And I suspect this insight is all the more important in these treacherous days when we are so frayed for the impossible tasks we carry, and all the more important when forces are at work to tear us apart and to try to convince us that the problem is not our division, but that untenable and indefensible position of the opposing party—as if we are not in this together, as if we all do not together and collectively owe an inconceivable and unpayable debt of gratitude to the cosmos and the Creator.
One of my favorite insights of Love and Logic is the dead-end that is “I told you so.” The essential value of compassion, of feeling with, of sharing the pain of others is the key that unlocks learning and progress. Respect breeds respect. Practically, the empathy that grows from love prevents us from becoming an antagonist, or worse, an object for the anger that grows from loss and pain. If we lock in empathy, if we ally ourselves rather than shout across some chasm, the learning that flows naturally from experience can result for someone—whether a child, or an unemployed coal miner, or an estranged family member, or a world leader. If we fail to do so, the pain that would move that one toward more deeply considered choices based on the awareness that the quality of my life depends on the quality of my choices will instead be converted to anger projected at the arrogance of I told you so, and the possibility of real change is all but lost.
Jesus leads into the parable of the talents with a command, telling us to forgive 70 times 7. It is, perhaps, another impossibility, but the meaning is not lost on us. Forgiveness is the only way we will ever hope to remain connected with one another.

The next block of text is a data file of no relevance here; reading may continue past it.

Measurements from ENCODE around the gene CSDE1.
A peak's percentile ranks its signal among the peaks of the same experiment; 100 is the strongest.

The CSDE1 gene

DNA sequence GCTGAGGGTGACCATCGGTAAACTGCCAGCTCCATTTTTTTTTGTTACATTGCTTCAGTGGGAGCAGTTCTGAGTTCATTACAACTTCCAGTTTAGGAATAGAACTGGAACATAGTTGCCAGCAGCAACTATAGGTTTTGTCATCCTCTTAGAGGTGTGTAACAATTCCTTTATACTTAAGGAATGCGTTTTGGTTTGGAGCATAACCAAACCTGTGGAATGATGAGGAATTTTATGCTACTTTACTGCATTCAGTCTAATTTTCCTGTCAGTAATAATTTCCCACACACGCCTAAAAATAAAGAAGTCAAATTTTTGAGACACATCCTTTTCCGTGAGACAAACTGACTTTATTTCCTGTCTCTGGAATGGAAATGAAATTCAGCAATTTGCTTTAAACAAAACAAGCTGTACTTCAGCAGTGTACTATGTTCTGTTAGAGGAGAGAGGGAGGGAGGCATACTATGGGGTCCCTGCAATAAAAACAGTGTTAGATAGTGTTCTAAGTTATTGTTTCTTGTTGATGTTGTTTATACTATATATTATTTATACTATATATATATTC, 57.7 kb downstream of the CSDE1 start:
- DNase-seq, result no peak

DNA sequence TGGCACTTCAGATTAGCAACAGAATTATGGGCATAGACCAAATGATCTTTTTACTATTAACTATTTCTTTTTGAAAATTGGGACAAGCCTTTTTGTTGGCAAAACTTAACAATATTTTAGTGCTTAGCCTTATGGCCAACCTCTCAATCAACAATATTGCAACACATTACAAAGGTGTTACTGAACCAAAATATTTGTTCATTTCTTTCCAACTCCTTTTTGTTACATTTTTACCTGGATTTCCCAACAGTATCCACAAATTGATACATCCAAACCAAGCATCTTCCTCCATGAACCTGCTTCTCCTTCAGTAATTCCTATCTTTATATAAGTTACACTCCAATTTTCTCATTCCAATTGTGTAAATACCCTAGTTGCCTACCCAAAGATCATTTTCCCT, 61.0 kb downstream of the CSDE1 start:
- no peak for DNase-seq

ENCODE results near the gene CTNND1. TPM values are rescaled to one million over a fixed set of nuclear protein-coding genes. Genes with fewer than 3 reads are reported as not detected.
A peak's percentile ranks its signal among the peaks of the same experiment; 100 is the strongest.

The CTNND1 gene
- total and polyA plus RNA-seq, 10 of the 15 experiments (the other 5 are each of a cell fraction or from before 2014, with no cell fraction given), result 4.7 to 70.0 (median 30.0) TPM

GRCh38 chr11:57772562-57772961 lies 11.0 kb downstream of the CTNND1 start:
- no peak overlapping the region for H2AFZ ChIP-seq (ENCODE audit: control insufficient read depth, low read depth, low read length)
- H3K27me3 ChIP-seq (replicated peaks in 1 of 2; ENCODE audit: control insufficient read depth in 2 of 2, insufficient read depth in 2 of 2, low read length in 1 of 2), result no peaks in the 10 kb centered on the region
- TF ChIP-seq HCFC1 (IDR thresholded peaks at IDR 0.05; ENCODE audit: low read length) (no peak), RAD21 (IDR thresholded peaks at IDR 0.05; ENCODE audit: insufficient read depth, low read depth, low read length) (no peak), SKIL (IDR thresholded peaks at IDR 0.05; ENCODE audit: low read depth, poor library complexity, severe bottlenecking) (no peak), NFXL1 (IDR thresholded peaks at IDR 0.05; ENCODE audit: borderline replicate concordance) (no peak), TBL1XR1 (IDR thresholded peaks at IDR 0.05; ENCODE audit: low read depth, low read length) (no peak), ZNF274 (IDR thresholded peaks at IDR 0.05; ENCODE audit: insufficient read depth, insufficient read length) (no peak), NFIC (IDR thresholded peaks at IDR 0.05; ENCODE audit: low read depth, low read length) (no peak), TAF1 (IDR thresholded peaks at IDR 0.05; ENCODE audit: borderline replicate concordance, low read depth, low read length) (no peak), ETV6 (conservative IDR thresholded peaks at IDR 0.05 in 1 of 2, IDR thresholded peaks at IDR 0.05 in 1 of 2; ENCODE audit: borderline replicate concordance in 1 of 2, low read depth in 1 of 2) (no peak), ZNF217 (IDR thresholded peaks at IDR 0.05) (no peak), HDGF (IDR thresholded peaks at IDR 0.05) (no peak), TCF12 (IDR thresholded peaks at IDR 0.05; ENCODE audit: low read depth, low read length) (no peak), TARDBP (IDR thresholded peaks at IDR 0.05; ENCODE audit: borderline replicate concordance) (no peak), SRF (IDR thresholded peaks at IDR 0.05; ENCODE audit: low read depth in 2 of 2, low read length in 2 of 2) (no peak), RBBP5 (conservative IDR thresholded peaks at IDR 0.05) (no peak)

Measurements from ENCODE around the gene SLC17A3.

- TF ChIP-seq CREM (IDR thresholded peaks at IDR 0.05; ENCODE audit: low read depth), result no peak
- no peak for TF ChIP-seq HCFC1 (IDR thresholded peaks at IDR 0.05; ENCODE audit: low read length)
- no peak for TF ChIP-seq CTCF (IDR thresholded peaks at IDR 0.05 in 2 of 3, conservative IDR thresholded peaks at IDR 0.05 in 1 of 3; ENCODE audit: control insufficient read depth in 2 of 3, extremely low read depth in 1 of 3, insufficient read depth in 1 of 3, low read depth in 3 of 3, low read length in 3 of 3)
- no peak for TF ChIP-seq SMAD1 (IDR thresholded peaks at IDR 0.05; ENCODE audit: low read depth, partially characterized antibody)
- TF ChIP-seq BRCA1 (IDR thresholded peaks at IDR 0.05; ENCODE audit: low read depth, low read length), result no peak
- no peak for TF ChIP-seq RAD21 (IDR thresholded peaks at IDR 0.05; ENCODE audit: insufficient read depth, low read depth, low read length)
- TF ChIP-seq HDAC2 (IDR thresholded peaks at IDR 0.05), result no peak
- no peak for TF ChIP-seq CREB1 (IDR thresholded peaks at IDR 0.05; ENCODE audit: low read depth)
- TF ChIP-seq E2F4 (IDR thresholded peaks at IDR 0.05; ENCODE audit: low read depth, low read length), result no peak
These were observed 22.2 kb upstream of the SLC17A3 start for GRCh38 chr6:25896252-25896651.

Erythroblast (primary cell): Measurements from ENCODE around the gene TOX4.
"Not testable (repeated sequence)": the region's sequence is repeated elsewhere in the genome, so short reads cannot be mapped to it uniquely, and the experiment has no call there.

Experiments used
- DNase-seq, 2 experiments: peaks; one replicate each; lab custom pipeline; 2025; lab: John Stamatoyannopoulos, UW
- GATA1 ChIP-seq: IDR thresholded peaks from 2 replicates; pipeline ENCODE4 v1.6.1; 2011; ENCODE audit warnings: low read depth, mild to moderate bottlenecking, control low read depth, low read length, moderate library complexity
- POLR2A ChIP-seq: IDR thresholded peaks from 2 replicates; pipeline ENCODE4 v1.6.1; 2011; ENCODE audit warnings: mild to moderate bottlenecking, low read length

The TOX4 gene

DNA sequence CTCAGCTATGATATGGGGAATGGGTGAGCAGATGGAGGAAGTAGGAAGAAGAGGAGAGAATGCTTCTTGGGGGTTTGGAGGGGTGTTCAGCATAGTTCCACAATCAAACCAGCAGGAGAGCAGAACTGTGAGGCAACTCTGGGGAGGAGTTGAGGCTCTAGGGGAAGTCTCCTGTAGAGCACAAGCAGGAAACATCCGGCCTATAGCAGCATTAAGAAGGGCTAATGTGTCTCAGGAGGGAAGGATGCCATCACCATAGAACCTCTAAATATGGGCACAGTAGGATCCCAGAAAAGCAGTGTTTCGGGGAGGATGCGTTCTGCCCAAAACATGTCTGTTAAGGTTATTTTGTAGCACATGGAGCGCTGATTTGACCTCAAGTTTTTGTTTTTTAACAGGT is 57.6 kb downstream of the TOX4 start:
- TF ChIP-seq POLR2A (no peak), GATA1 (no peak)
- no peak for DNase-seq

Note, he does not say to abandon our convictions in the midst of it. He doesn’t say to sacrifice those things that we hold most central to who we are. He doesn’t say to lose our maturity at the door or those boundaries that keep us safe and whole. He doesn’t say we don’t continue to identify and resist what is destructive. He doesn’t say that love must abandon good logic, but that they are siblings. He says to remain connected to one another by forgiving because we are one in the cosmos. We are creatures, human siblings who belong together. Because our future is a shared future and our choices affect everyone.
Al Weenink, a Presbyterian pastor for over 60 years, and his wife Virginia were participants in a trip to Cuba I took some years ago. I was drawn to them because they seemed to handle whatever came our way with ease and grace. Near the end of our time together, he said something that explained much of this to me.
He said, “I take confidence in the 1st century church—7 million were converted to Christianity within 300 years without means of modern communication one loving heart setting another aflame.”
Why do we pass judgment on one another? Where is the logic in this? We are free to love and free to leave judgment to God because we are no longer our own, we belong to love—the love that sets one loving heart and then another, and yet another aflame.
Thanks be to God.
[i] See, for example, the Love and Logic web page “Love and Logic Parenting Skills and Techniques,” retrieved September 15, 2017 at https://www.loveandlogic.com/parents/what-is-love-and-logic-for-parents.